Outside the Classroom – Beyond the ABCs
Literacy, or education, and knowledge are quite different, one from the other.
According to the Oxford Dictionary, ‘Literacy’ is ‘the ability to read and write.’ Furthermore, it defines ‘Education’ as: ‘The process of receiving or giving systematic instruction, especially at a school or university’.
A good number of young people can read and write, receive an education, but are not knowledgeable about basic life skills, and the world in which they live.In Nigeria, a great deal of emphasis is placed on getting an education. Parents and guardians go through the trouble of ensuring that their children or wards get a university degree, and afterward, a Masters’ degree.
In classrooms and lecture theatres country-wide, students cram a large amount of information – most of them without really understanding what it is they are studying – and during their examinations and assessments, give it back to their teachers and professors in much the same form as it was given to them. Original thought and creativity are not encouraged by the current system of education in Nigeria, and our education places more value on the ability to absorb and regurgitate information than on the acquisition of problem solving skills, or craftsmanship.
A lot of children and young adults do not study or inform themselves about anything outside their study schedules and classrooms. They do not work or study to become more knowledgeable about their chosen courses of study, or about interests other than what they study at school.
The result is that we have a generation of young Nigerians who, though literate, lack working knowledge of issues affecting their immediate environment, their country, the world at large, and skills which can help them survive in the world within which we currently live.
- How many young Nigerians understand the history of our country?
- How many of us read the Constitution, or the various laws enacted by the National Assembly?
- How many of us know what the issues surrounding World Wars I and II are?
- How many of us are knowledgeable about our own language and culture, and the languages and cultures of the different nation-tribes that make up Nigeria?
- How many of us have taken out time to acquire a life skill, to learn to work with our hands – sewing, shoe making, baking, carpentry, welding work?
- How many of us have studied a language that is not our native tongue, or the English Language?
- How many of us have voluntarily signed up to take a course in Entrepreneurship, or started a business of our own, no matter how small?
Nigeria’s university graduates today are mostly form, and no substance.
We have earned ourselves top degrees in Law, Medicine, Architecture, Economics and Engineering, but are unable to effectively manage a small business or do simple tasks like sewing buttons on to our clothes, build a shelf to hold books, and other valuables. We have Mechanical Engineering graduates, for example, who have never worked beneath the hood of a car, or have never worked to repair farming machinery.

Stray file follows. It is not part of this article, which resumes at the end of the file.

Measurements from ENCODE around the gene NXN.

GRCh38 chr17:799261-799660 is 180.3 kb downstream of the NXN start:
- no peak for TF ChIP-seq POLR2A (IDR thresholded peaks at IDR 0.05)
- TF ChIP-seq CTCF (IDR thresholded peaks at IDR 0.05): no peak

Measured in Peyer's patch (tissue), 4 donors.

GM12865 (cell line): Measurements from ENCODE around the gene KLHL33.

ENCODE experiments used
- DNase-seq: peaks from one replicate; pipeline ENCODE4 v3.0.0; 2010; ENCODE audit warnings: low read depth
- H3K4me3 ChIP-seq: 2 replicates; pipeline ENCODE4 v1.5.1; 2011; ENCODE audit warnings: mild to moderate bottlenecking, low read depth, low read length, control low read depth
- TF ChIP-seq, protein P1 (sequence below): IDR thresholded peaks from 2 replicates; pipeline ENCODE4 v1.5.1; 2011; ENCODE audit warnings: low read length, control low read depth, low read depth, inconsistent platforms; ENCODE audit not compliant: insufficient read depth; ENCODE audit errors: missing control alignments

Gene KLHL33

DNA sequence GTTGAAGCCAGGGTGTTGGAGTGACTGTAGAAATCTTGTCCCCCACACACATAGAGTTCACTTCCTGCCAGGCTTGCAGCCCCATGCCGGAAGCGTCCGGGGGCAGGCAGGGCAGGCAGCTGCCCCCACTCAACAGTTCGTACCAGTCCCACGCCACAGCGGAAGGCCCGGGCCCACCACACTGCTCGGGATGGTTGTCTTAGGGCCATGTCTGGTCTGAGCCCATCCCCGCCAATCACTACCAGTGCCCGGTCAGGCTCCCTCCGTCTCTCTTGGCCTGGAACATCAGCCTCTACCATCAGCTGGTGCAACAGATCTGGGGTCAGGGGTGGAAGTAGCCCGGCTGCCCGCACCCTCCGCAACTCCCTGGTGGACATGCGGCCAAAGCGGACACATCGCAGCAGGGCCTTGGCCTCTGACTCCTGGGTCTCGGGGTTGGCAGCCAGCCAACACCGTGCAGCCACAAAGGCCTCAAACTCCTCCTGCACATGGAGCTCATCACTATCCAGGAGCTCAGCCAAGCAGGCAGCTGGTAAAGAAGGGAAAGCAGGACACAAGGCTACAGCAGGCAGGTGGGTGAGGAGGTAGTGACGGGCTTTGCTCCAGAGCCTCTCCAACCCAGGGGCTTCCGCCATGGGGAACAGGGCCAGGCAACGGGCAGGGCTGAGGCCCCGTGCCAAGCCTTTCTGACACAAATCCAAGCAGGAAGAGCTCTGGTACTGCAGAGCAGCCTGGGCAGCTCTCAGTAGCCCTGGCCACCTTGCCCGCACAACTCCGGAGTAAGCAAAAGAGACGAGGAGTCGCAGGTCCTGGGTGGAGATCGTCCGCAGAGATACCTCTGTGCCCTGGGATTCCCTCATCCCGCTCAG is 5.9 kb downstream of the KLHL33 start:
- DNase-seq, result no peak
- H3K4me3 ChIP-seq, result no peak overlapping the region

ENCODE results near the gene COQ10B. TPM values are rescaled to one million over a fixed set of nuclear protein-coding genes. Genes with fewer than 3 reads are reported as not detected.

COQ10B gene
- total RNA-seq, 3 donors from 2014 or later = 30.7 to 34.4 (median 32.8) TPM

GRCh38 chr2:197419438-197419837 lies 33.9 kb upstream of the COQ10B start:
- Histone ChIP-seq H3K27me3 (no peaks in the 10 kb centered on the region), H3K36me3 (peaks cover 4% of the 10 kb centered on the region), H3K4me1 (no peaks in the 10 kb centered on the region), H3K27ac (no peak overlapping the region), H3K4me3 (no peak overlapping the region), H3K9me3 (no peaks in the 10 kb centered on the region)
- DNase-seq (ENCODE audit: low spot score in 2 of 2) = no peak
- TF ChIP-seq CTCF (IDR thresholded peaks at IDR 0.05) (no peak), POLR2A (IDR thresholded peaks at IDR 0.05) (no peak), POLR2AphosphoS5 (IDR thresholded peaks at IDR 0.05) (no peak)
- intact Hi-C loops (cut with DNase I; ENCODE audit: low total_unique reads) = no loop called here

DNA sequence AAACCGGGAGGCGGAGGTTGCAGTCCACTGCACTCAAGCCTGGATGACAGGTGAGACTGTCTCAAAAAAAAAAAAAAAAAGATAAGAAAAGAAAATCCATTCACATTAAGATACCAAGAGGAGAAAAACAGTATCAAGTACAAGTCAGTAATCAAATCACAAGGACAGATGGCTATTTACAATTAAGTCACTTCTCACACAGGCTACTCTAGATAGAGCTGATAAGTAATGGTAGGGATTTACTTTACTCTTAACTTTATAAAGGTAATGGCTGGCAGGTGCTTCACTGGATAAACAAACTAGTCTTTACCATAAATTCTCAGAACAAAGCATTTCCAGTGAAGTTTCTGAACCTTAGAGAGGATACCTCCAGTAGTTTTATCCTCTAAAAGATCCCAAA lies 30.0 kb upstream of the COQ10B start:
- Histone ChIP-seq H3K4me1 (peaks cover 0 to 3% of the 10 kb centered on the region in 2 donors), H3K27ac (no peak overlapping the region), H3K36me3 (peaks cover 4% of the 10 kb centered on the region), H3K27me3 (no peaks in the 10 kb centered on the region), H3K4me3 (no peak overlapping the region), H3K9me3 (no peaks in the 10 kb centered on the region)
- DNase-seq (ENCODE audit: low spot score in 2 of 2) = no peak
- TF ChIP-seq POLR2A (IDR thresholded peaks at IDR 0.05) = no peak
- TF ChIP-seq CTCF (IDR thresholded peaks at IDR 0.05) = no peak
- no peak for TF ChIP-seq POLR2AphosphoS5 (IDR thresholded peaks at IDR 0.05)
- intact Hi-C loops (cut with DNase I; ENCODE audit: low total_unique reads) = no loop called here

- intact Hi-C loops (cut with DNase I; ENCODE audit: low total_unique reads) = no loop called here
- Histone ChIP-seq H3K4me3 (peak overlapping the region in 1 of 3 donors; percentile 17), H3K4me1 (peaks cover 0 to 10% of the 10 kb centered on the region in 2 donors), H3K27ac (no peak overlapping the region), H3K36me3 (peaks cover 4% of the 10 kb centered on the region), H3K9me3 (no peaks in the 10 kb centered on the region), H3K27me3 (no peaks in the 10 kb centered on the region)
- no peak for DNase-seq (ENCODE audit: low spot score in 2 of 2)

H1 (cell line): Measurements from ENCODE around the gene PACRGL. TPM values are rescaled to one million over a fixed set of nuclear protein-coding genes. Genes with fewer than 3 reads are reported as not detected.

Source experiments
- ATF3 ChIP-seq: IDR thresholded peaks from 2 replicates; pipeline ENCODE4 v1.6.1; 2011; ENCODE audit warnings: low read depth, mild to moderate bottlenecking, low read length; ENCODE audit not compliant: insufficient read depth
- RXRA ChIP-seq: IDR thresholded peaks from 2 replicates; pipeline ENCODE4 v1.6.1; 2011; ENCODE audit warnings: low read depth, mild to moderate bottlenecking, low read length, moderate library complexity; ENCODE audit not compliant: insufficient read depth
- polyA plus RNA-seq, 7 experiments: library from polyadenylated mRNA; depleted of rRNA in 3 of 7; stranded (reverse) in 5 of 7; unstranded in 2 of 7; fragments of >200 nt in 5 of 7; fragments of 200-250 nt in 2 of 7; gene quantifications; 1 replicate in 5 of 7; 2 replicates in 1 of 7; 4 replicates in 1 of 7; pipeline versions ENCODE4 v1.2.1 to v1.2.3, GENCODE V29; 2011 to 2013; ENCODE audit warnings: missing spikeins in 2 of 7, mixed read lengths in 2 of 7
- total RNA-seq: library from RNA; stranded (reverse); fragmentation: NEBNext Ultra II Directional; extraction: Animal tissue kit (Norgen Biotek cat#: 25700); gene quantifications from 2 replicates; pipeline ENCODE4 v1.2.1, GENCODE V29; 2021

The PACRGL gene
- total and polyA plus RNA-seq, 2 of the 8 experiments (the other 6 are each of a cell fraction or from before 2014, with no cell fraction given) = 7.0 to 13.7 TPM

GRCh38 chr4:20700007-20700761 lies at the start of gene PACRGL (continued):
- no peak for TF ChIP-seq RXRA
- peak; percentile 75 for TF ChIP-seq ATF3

There are students of Economics who cannot describe or discuss the mortgage crisis of 2007 that led to economic recession from which parts of the world is still recovering. This is the ‘Age of Information’, and near-limitless information can be found on the internet. So it is ironical and very unfortunate, that with all of the information to which we have access, we cannot do better. Information abounds, and access to it is easy. A lot of young Nigerians have access to the internet, and those who do not know how to use it, can learn to use it relatively quickly, but we do make the best use of it.
Our education just prepares us to be ‘yes men and women’, people who are quite eager to take instruction, and be good employees, but who do not question the current situation, challenge the status quo, or have the gumption to strike out on their own, and conquer horizons with practical skills and creative thought. Nowadays, a person is as valuable and as useful as the information they have. With the right kind of information, a person can develop and hone new skill sets, and diversify their interests and abilities. In doing so, they become more valuable to their families, communities, country, and the world as a whole.
We need to be that generation of young people who break free of a poor educational system, thrive in spite of it, and seek ways to develop ourselves, and become problem solvers. We need to evolve into that generation of people who are not only able to think for themselves, but are also able to act for themselves.
We are familiar with the saying ‘Knowledge is power’. Power, in turn, is influence.
Our ability to influence the world around us stems from our knowledge of that world, and our ability to influence it positively by solving the problems with which it is plagues.
We can only be influential, and conquer our world when we read, study, and apply learning beyond our ‘ABCs’.